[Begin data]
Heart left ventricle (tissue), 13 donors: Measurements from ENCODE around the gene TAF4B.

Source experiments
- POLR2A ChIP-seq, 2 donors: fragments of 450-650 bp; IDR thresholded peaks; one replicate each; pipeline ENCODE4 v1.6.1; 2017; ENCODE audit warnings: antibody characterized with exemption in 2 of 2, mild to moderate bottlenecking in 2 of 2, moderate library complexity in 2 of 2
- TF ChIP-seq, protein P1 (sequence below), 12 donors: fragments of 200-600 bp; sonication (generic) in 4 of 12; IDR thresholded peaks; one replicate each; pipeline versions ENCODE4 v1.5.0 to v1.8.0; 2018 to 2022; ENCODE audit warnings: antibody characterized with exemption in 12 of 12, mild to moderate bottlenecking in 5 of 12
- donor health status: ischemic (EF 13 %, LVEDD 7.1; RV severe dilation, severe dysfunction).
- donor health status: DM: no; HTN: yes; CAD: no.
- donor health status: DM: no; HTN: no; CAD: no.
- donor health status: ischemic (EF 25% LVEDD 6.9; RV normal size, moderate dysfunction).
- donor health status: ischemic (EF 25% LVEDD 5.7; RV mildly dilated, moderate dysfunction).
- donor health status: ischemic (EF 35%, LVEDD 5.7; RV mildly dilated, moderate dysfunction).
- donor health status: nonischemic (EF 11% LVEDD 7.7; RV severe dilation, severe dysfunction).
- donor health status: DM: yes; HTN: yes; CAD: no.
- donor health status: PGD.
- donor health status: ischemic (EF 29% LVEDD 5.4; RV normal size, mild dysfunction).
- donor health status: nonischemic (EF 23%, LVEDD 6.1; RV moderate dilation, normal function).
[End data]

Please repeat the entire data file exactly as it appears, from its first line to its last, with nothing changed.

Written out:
Heart left ventricle (tissue), 13 donors: Measurements from ENCODE around the gene TAF4B.

Source experiments
- POLR2A ChIP-seq, 2 donors: fragments of 450-650 bp; IDR thresholded peaks; one replicate each; pipeline ENCODE4 v1.6.1; 2017; ENCODE audit warnings: antibody characterized with exemption in 2 of 2, mild to moderate bottlenecking in 2 of 2, moderate library complexity in 2 of 2
- TF ChIP-seq, protein P1 (sequence below), 12 donors: fragments of 200-600 bp; sonication (generic) in 4 of 12; IDR thresholded peaks; one replicate each; pipeline versions ENCODE4 v1.5.0 to v1.8.0; 2018 to 2022; ENCODE audit warnings: antibody characterized with exemption in 12 of 12, mild to moderate bottlenecking in 5 of 12
- donor health status: ischemic (EF 13 %, LVEDD 7.1; RV severe dilation, severe dysfunction).
- donor health status: DM: no; HTN: yes; CAD: no.
- donor health status: DM: no; HTN: no; CAD: no.
- donor health status: ischemic (EF 25% LVEDD 6.9; RV normal size, moderate dysfunction).
- donor health status: ischemic (EF 25% LVEDD 5.7; RV mildly dilated, moderate dysfunction).
- donor health status: ischemic (EF 35%, LVEDD 5.7; RV mildly dilated, moderate dysfunction).
- donor health status: nonischemic (EF 11% LVEDD 7.7; RV severe dilation, severe dysfunction).
- donor health status: DM: yes; HTN: yes; CAD: no.
- donor health status: PGD.
- donor health status: ischemic (EF 29% LVEDD 5.4; RV normal size, mild dysfunction).
- donor health status: nonischemic (EF 23%, LVEDD 6.1; RV moderate dilation, normal function).